If everyone in corporate America is “masking the truth,” how can
the small investor, let alone the consumer be informed? Arthur Leavitt,
the chairman of the Securities and Exchange Commission, is extremely
worried about Y2K corporate preparedness. He has, in fact, written four
memos requesting not only disclosure but full disclosure. The SEC is
requesting Y2K information in corporate quarterly and annual statements.

These 10-Q reports must include state of readiness, costs of
remediation,
risks posed by Y2K and contingency plans.

Although many in corporate American are complying with Mr.
Leavitt’s requests, the numbers in those 10-Q reports appear to be
understated. In fact according to a Proxy Monitor report the projected
Y2K
compliance cost of the 30 stocks which comprise the Dow Jones Industrial

Average will total over $6 billion. But those 10-Q report numbers
are already obsolete. AT&T was predicting a cost of $611 million, and
their figures are now revised to $900 million with $186 million to be
spent
between Oct. 1, 1999 and Dec. 31, 1999.

And AT&T is not the only company with a New Year’s Eve completion
date. Of the 30 DJIA companies, 13 companies have a completion date of
12/31/99. Linda Krull, a senior analyst at Proxy Monitor, told Barron’s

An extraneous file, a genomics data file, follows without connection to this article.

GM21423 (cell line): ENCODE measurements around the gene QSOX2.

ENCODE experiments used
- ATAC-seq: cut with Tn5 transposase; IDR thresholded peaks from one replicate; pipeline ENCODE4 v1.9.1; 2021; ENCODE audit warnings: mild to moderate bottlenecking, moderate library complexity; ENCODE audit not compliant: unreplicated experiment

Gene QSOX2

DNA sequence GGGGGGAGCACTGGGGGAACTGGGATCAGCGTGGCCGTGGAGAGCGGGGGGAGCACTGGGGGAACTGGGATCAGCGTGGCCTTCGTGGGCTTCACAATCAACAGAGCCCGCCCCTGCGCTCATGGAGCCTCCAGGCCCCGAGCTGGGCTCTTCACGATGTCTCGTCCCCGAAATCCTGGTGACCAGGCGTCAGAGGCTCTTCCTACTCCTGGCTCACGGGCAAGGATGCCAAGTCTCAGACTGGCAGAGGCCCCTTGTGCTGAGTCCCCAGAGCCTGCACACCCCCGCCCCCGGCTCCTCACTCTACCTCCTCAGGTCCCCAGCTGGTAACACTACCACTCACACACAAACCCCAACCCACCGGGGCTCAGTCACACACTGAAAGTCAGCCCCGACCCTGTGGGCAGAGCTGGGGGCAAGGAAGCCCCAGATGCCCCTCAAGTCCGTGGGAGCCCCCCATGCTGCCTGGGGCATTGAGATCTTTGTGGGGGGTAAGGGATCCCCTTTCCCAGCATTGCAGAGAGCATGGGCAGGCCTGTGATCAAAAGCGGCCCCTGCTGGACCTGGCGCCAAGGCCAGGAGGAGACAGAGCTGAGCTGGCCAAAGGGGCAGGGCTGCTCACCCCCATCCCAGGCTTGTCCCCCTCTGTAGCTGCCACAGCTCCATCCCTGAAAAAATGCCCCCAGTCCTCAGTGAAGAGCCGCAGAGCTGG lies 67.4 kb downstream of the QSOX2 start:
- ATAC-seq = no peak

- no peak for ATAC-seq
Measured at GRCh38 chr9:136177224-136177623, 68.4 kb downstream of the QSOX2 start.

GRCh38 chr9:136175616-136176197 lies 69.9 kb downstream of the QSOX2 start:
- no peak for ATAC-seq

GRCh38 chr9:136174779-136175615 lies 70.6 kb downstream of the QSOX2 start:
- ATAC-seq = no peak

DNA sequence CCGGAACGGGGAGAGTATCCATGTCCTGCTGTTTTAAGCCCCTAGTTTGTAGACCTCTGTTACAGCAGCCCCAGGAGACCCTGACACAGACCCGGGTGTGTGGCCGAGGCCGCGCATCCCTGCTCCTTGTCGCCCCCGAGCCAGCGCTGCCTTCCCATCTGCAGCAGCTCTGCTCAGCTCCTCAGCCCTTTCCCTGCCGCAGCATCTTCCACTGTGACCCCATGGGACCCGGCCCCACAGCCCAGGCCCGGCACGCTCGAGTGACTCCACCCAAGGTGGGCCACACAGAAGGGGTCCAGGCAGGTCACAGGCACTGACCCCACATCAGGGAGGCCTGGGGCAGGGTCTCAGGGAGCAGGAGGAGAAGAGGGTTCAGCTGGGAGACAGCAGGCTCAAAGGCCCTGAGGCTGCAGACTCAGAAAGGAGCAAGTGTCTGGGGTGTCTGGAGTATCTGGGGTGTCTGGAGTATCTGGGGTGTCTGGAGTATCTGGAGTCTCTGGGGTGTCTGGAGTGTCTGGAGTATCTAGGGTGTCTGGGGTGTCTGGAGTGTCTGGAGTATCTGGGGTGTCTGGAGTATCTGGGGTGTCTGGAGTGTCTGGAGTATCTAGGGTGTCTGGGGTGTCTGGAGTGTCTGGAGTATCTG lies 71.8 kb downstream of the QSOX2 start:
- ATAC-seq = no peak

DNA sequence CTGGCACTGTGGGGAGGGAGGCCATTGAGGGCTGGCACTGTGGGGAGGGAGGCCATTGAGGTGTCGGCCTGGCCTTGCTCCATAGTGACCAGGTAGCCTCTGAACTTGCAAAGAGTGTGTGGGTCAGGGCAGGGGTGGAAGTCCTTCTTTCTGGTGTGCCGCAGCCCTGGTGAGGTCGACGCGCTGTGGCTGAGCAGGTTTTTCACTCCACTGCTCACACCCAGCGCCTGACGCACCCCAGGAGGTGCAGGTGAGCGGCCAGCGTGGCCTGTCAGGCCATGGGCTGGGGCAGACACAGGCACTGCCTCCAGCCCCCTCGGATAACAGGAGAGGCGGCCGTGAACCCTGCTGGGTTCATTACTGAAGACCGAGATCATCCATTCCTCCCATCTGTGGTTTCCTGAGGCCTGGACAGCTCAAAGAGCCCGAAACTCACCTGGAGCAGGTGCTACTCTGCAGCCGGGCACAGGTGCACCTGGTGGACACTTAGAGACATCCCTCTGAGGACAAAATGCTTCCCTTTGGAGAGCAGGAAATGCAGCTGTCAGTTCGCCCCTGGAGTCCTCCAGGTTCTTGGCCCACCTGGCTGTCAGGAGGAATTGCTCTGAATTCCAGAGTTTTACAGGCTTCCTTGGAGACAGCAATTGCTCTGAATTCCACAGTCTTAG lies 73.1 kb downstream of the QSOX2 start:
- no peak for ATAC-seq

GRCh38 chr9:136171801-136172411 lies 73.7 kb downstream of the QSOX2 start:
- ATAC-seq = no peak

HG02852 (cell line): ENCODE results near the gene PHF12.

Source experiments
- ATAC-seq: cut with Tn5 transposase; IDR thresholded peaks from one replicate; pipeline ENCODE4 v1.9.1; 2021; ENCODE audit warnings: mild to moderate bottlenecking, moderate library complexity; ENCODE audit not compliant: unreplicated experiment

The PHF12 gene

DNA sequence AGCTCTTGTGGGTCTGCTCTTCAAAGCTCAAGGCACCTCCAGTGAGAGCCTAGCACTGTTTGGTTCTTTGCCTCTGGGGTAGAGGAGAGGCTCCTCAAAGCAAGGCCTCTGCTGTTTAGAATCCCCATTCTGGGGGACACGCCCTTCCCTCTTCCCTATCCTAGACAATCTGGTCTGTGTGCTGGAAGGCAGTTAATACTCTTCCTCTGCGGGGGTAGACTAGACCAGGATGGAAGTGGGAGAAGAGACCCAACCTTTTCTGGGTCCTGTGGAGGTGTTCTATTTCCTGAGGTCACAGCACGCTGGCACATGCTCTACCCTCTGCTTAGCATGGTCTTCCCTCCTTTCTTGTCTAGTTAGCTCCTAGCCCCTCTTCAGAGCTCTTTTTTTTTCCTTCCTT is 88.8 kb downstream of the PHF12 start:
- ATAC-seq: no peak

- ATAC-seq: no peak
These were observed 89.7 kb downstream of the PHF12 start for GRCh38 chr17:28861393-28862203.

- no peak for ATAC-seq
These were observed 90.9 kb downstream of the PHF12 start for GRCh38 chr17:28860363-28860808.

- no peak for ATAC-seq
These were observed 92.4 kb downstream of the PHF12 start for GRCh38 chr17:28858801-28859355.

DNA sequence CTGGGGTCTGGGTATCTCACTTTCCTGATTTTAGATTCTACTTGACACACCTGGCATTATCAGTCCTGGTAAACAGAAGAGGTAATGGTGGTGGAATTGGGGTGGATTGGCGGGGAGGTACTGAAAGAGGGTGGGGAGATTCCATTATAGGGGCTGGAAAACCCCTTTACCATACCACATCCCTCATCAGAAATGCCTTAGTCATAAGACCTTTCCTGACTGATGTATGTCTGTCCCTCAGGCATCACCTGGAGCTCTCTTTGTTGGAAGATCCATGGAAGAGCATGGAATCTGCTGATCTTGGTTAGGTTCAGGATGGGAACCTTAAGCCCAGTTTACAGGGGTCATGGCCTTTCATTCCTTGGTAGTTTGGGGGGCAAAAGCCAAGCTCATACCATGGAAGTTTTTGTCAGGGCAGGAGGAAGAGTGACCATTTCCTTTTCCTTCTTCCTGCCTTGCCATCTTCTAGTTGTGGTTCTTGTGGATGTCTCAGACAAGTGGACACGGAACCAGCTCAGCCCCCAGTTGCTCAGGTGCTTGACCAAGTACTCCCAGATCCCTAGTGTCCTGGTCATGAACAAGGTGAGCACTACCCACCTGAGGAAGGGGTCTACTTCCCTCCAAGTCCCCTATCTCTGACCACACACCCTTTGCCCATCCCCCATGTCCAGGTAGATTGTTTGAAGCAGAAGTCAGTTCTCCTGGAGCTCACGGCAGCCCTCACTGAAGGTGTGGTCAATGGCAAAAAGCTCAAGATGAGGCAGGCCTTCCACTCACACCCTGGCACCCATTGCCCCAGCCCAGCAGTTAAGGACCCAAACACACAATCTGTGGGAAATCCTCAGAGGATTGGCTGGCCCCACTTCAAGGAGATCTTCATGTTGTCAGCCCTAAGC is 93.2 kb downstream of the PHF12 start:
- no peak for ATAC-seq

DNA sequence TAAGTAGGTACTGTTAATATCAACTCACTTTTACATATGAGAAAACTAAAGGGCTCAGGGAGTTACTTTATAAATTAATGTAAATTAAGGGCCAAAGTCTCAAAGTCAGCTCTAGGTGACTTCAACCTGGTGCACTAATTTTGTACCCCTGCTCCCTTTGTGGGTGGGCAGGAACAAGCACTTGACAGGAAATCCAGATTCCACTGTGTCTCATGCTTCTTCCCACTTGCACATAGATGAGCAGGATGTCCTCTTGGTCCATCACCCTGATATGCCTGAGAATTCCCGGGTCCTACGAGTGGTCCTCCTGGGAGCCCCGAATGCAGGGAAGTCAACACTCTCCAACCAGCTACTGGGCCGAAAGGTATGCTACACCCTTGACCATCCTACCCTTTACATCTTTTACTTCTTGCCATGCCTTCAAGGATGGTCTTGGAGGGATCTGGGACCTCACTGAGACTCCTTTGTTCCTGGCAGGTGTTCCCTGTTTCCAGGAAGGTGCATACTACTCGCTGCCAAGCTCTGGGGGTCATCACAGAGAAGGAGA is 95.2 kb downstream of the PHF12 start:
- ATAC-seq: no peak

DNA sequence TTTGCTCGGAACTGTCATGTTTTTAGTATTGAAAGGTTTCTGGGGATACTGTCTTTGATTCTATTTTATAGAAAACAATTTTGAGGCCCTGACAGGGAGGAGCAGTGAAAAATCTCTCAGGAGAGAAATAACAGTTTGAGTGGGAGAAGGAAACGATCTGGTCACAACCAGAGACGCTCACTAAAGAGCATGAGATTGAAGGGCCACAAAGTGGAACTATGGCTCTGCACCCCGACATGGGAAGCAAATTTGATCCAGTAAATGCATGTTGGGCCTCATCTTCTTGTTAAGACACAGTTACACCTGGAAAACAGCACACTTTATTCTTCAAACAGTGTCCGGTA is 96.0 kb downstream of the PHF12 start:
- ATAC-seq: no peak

Market Week that the completion dates keep slipping while the predicted
dollar costs go up. New Year’s Eve doesn’t allow for any slippage. It is

328 days away and counting.

If the companies who have complied with SEC reporting requirements
are filing inadequate reports, what about those companies who are in Y2K

denial and have failed to file any report? Can the SEC do anything to
require them to take it seriously? The SEC has started to levy fines and

issue reprimands against transfer agents, companies that monitor the
millions of trades executed each day and maintain shareholder records.
The
SEC’s assistant regional director of enforcement, Katherine Addleman,
was
quoted in TheStreet.com as saying, “To a certain extent there is an
important message to be sent. The commission takes very seriously all of

its filing requirements.” But for those companies who are avoiding Y2K
issues, a fine is a small price to pay.

How can stockholders or consumers become better informed? How do I
advise my daughter where to invest her rollover retirement dollars, let
alone invest my own. If those retirement funds and 401(k) funds are in
mutual funds, is there any assurance that the fund managers have even
looked into the Y2K preparedness of their holdings?

There are deadlines for Y2K compliance and consequences for
non-compliance. Hewlett Packard and PCS Health Services have already
experienced the first of many such deadlines. The next one to watch is
the
99th day of 1999 — April 9, 1999. With the final “drop dead” date 11
months
away, will the economy and the market discount Y2K problems
indefinitely?
Or will that trillion-dollar bill come due as the clock strikes
midnight?